Out of this world photography by Alexandra Lethbridge who takes the next spot as Cone’s Artist Spotlight
I was first introduced to Alexandra’s work whilst wandering around the new Photographers’ Gallery one day in London, as my eye was drawn in by the clear colours and aesthetically pleasing presentation. The exhibition she was a part of (Fresh Faced and Wild Eyed) showcases the cutting edge talent of graduates around the UK and celebrates the variety of different practices within the photography field.
At first glance the work is wonderfully enjoyable on the eyes, both laid out for the exhibition and in book form, however Alexandra’s photo series entitled ‘The Meteorite Hunter’ has a serious and well thought out basis. Her work forces the onlooking audience to question the idea of what is real and what can be deemed ‘terrestrial‘. Using the alien rocks as a catalyst Alexandra is pushing her audience to “reconsider the collection and what is deemed to be exotic and celestial and what is mundane and terrestrial”. In a way the use of meteorites are there as a metaphor for other exotic and wonderfully-strange occurrences or objects that are overlooked in everyday life.
“One of my projects included an image inspired by a weathered billboard. I find those kinds of sources to be the most interesting for inspiring new ideas and techniques in my image making.”
The photo series features a range of different photography skills. Alexandra uses bright colour backgrounds, juxtaposing to the colours of the meteorite rocks allowing them to really stand out. No background or other objects takes away the sense of scale from the rocks, meaning they can be interpreted freely. The series also features some black and white moon-like photography and a small amount of collage all put together perfectly in a hand bound book which was shortlisted for the Paris Photo Aperture Foundation First Photo Book Award, 2014.
With an already impressive display of work under her belt and a number of awards, Alexandra looks to the future allowing her work to advance progressively from one project to the next and even considering the idea of branching her professional skills outwards to collaborate on projects with illustrators and painters. So to put it bluntly- watch this space!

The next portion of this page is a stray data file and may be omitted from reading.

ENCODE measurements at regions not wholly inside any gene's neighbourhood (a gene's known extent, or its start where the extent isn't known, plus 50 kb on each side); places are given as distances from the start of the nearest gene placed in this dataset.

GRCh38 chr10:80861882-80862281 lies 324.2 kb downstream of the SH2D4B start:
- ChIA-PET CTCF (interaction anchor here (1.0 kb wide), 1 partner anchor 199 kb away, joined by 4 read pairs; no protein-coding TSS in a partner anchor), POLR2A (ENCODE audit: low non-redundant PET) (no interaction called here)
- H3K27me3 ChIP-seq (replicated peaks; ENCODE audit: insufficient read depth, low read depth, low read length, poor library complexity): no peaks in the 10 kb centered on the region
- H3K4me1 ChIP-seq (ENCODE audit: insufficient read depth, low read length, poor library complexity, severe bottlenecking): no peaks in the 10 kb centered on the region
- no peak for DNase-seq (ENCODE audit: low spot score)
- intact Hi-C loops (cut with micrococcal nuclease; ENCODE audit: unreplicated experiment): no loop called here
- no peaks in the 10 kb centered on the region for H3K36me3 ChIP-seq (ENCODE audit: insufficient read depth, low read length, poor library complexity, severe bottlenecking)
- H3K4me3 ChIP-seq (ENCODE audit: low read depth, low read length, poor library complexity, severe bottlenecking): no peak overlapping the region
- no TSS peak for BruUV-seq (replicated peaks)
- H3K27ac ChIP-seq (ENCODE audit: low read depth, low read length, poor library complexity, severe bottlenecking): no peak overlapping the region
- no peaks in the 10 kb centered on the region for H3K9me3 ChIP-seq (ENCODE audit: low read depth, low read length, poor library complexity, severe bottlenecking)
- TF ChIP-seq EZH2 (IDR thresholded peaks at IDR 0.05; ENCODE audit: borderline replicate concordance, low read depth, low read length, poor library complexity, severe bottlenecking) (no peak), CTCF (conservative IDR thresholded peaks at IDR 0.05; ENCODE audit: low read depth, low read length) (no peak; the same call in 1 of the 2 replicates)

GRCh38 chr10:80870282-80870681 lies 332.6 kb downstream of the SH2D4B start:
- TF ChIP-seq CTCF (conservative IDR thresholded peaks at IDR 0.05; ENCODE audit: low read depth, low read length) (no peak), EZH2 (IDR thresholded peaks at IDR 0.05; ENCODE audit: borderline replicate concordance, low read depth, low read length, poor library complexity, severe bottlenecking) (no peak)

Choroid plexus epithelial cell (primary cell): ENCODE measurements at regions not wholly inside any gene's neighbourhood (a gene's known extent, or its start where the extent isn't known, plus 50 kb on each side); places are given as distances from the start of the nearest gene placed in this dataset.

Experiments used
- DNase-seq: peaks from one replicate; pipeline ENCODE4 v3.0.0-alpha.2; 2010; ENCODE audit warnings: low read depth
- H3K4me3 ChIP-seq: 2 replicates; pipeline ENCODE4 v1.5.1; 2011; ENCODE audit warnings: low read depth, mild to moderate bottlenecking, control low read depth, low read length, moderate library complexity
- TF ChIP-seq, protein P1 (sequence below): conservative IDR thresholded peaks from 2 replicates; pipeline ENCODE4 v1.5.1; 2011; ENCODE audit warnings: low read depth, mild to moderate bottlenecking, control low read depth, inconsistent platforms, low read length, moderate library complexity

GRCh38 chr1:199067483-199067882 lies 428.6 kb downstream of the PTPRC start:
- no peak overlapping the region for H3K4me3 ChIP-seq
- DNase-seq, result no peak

What inspires you in day-to-day life before creating a piece of work or a series of works?
It can be a number of things, usually some small detail that would go unnoticed but that sparks an idea. One of my projects included an image inspired by a weathered billboard. I find those kinds of sources to be the most interesting for inspiring new ideas and techniques in my image making.
What was the aim behind the meteorite series and how did you go about capturing the photos?
The aim behind the work was to explore the idea of the exotic and how that’s over looked in the everyday. I offer a set of artifacts presented in equal measure without any indication as to their sources. One of the images is a meteorite, but this isn’t revealed at first glance so the viewer is asked to reconsider the collection and what is deemed to be exotic and celestial and what is mundane and terrestrial.
The images were collected in a variety of ways. Some were images I took of rocks and minerals I collected or bought in gift shops, others were collage images I created through physical layering and some are images sourced from online archives such as NASA’s.
You’ve worked a lot in landscape and even in collage, is there any other type of medium you are interesting in trying out in the future?
My approach to my work is very experimental and I try to stay playful in how I make images. I try not to limit myself in how I do that so anything could be used to make images if it speaks to the ideas behind the work. For my next project, I’ll continue to work with collage but I’d like to try experimenting with perspective and layering.
Where can you see your work going in the future, any artists you want to collaborate with or galleries you want to show in?
I would hope that my work would continue to expand and I’ll continue to investigate the ideas I’m exploring further. Each project informs the next so it’s exciting to think what the next project, or the one after that will look like. I would love to collaborate with other artists – I would actually really love to work with an illustrator or a painter, to combine their skill set with my own and see what we could produce.
If you weren’t an artist what would you be?
There’s lots of things I’d like to try if I weren’t a photographer… I’d be an astronaut or a scientist. When I was growing up I wanted to be a archeologist and used to dig for fossils in my garden. I think I’m interested in discovering – or rediscovering – the new. All themes that run through my work funnily enough!